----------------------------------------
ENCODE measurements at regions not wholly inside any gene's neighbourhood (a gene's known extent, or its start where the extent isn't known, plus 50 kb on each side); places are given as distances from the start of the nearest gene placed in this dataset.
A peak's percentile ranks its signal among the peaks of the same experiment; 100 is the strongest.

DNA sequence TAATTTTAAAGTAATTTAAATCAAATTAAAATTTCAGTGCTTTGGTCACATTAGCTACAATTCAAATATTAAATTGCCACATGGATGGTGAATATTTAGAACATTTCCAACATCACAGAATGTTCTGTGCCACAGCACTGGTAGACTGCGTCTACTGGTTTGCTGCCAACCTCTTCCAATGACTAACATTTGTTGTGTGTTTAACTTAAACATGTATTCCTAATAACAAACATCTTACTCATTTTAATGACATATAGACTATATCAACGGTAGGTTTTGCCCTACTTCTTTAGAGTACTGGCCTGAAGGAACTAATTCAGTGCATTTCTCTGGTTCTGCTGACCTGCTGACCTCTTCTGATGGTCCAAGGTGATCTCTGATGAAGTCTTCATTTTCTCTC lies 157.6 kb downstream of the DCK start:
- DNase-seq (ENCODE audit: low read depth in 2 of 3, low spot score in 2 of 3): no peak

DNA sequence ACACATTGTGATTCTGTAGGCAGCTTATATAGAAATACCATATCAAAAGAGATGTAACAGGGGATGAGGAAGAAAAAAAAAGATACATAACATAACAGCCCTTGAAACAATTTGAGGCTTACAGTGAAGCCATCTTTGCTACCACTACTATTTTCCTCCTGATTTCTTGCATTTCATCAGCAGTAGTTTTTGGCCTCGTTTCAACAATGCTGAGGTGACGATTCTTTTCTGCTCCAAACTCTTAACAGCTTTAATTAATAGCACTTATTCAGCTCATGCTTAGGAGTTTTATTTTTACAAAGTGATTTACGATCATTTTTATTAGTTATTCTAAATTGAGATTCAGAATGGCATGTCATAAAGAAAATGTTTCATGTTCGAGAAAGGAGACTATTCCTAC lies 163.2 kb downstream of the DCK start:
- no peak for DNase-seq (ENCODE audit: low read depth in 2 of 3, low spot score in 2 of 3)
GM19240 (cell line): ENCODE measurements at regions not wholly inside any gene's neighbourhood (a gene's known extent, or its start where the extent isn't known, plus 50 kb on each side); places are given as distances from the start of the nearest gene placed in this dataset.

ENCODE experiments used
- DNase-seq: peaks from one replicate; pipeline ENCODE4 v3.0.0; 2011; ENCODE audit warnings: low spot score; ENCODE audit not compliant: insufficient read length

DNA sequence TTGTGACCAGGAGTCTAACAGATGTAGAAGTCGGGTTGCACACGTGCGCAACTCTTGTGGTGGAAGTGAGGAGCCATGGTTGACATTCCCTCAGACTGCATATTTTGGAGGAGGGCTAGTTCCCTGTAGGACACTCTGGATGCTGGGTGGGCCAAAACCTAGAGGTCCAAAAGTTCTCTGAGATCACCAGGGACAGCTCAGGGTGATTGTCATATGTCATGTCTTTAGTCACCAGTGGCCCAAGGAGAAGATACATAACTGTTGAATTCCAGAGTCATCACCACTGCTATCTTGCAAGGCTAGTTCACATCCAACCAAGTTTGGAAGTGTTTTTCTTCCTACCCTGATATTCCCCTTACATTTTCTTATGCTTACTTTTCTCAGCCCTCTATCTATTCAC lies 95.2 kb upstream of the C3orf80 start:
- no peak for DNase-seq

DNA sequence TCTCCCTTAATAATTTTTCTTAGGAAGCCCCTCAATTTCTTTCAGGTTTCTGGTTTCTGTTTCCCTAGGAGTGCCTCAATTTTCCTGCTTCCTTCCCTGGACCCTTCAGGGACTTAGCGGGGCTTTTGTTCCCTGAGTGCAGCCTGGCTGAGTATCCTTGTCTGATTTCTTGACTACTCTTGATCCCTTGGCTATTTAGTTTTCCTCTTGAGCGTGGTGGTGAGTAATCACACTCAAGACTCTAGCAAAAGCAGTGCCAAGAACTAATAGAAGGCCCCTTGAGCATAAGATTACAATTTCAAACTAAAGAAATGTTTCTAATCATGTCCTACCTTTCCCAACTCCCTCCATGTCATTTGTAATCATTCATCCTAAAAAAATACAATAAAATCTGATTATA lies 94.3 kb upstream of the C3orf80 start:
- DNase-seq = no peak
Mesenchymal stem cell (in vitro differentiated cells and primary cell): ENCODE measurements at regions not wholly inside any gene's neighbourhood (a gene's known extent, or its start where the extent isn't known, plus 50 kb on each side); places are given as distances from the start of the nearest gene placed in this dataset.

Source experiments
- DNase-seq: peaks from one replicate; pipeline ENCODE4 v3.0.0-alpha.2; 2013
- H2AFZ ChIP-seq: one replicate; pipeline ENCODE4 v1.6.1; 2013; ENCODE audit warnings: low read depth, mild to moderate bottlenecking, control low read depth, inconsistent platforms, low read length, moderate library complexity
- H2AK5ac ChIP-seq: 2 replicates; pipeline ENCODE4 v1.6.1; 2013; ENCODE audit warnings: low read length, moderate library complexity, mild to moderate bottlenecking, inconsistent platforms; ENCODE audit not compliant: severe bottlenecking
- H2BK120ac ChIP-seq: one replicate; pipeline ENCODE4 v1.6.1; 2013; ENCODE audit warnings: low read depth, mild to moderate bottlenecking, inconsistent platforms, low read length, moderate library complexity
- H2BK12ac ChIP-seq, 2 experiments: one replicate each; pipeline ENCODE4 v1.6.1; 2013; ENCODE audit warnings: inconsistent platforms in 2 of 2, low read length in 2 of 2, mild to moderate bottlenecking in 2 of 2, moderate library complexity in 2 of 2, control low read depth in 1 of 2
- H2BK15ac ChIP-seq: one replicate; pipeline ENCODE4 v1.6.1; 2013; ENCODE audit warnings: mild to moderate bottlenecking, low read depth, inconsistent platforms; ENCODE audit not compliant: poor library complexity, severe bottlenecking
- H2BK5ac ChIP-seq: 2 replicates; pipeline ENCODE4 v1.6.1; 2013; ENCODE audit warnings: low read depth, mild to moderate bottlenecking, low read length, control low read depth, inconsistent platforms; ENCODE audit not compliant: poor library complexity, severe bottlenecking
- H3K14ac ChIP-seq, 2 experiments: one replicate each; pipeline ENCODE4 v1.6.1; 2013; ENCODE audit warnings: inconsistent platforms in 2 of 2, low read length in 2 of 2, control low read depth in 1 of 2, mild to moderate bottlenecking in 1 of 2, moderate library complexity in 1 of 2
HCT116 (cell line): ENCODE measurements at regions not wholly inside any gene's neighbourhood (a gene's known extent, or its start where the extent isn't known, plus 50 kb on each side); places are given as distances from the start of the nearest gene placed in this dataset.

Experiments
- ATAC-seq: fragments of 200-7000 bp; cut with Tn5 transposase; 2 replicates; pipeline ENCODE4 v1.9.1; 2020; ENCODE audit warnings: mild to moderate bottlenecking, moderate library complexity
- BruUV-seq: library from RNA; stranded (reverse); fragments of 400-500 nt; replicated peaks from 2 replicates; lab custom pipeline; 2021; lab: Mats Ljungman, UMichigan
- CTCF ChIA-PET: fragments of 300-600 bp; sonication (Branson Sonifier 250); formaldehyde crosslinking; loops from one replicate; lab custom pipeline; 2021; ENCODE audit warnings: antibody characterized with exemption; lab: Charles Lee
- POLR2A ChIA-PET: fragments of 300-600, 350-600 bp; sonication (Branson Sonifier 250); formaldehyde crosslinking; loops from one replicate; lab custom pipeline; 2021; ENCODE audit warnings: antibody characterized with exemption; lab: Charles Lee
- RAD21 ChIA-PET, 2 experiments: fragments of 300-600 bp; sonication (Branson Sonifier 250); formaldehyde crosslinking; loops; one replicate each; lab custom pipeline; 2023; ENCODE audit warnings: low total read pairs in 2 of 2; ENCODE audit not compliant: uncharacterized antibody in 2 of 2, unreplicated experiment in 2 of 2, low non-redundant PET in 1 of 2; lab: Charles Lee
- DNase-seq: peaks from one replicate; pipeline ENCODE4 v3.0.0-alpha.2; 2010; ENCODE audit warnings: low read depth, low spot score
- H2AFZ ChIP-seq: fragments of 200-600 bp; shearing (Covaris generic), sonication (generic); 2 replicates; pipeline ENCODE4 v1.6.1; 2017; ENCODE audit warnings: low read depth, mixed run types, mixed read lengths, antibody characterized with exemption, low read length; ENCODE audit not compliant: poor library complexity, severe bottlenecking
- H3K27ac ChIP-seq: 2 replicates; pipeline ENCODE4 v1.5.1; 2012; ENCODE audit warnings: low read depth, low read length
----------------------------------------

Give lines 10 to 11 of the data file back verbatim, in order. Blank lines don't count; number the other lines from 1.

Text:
DNA sequence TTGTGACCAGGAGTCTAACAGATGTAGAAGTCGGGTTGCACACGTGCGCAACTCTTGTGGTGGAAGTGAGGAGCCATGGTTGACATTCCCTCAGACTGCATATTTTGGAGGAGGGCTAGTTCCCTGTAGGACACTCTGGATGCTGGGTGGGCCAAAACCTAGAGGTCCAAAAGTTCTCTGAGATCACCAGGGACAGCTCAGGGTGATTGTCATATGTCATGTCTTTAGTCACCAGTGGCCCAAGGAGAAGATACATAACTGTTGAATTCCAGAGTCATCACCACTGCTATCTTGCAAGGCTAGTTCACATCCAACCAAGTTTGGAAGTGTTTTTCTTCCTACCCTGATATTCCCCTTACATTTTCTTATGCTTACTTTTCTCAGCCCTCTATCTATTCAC lies 95.2 kb upstream of the C3orf80 start:
- no peak for DNase-seq